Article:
Applying a solvent-based primer sealer is the only way to cover smoke and nicotine stains and prevent bleed-through when you paint. The best primer hands down for this is Zinsser BIN. This is my personal number one choice for smoke damage. I've used BIN to seal smoke stains on many interior painting projects, including my own house.
BIN is a shellac-based primer sealer suspended in alcohol. The alcohol quickly evaporates as you apply it. The fast dry time allows you to paint over it in under one hour. The best way to prime smoke damage with BIN is with an airless sprayer, not a roller. While you can certainly roll this primer, and you might need to if the walls are porous, it's very messy because this stuff is thin and milky. It's also labor intensive to roll multiple walls and ceilings when you could simply spray it on in half the time.
Spraying Smoke Stains With BIN Primer
Wearing a proper respirator is an absolute must because you do not want to be breathing in primer fumes. Open the windows and use a box fan to filter out as many of the VOC's as possible. This product does smell bad, but you won't have any problems at all with stain bleed-through when you paint over it. Your paint finish will also turn out super smooth and uniform.
If you don't want to buy one, rent an airless paint sprayer instead. Rentals are cheap and practical if you only need to spray for a day or two. BIN sprays really nice with an airless sprayer without any thinning needed. I prefer it over oil primer because it dries faster and the smell doesn't linger after drying.
Use a 510 spray tip to spray the primer. I'm a big fan of the green FFLP spray tips from Graco. I use them a lot. The 510 tip produces a 10-inch spray fan, which is perfect for walls and ceilings. You can use a spray wand extension to make the spraying easier. Spray one coat over the stains. A second coat might be needed for heavy stains. Make sure everything in the path of over-spray is covered with tape and plastic.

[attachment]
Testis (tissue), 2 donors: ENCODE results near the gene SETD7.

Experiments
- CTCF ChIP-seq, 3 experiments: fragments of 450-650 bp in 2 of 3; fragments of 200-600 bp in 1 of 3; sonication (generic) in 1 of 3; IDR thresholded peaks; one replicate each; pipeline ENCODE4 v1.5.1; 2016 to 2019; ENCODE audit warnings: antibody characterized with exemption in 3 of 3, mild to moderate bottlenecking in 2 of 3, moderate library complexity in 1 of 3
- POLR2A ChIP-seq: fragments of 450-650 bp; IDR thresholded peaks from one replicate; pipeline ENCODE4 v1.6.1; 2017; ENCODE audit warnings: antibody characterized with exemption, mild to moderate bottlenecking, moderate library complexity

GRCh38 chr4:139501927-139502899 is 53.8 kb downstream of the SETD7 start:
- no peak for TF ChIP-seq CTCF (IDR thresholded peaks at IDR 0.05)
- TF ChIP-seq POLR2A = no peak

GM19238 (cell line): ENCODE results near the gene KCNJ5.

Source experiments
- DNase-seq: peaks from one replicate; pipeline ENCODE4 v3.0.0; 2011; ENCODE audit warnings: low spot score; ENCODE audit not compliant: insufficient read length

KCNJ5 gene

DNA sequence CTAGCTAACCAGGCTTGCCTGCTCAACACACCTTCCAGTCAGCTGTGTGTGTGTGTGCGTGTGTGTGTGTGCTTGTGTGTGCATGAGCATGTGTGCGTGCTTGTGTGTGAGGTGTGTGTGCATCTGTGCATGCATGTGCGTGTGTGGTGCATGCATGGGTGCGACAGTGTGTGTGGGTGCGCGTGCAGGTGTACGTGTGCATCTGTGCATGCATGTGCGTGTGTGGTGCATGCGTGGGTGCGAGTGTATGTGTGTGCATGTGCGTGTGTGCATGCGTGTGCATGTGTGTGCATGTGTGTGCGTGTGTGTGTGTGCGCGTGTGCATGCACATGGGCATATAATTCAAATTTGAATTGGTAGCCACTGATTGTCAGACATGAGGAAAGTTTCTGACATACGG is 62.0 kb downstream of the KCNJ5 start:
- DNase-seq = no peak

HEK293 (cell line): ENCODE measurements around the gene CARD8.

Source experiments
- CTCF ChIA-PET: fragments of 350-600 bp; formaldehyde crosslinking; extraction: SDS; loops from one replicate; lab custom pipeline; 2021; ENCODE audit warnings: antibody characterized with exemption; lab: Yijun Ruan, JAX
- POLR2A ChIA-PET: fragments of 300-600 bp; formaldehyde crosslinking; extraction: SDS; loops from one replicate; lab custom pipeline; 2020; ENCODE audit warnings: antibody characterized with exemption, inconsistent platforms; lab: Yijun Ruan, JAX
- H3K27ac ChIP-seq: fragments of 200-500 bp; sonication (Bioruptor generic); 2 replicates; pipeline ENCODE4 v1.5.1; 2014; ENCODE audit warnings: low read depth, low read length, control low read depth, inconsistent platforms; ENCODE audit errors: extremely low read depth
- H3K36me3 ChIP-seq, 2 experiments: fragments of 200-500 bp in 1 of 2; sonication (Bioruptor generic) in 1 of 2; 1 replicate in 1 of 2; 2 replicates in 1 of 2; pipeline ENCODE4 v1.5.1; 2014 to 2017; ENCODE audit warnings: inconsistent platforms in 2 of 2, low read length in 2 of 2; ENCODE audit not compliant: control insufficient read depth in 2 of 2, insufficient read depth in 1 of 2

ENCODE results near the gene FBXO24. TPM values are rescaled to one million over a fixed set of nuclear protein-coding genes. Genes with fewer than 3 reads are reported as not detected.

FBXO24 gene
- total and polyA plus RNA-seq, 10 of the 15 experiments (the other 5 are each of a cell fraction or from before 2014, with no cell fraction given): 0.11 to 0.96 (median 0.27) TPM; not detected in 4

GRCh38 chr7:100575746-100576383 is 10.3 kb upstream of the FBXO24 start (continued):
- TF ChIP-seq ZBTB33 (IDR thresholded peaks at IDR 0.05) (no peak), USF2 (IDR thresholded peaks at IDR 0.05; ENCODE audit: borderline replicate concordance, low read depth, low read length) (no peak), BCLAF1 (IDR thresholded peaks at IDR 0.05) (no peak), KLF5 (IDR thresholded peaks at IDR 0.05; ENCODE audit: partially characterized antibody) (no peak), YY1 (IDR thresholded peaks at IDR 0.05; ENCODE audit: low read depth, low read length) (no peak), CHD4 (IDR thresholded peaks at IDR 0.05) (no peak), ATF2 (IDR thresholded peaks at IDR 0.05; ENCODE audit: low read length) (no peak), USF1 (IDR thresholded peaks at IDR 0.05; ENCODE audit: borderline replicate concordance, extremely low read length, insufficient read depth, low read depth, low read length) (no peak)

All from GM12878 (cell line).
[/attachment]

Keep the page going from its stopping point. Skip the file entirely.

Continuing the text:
3. Paint Over the Primed Stains
Cleaning and priming are the two most important steps. If you follow my steps and product recommendations, you won't have any issues with stains bleeding through your paint. The primer I recommended is an awesome sealer and will enhance the color and gloss of your paint too.
You can use any latex paint over solvent-based primer, whether it's BIN or something oil-based. Make sure you allow the primer to completely dry before painting over it. Sand the surface of the primed drywall with 120-grit sandpaper before painting. The easiest way to sand is with a pole sander.
Use premium latex paint to paint over the primed walls. Premium paints from Benjamin Moore and Sherwin Williams are good options. I really like Regal Select and Duration Home from both paint brands. In the event of lingering odor from the smoke damage, you might consider using an odor-eating paint to help eradicate the smell. In most cases, the cleaning and priming alone will remove most of the odor.
This content is accurate and true to the best of the author’s knowledge and is not meant to substitute for formal and individualized advice from a qualified professional.
© 2022 Matt G.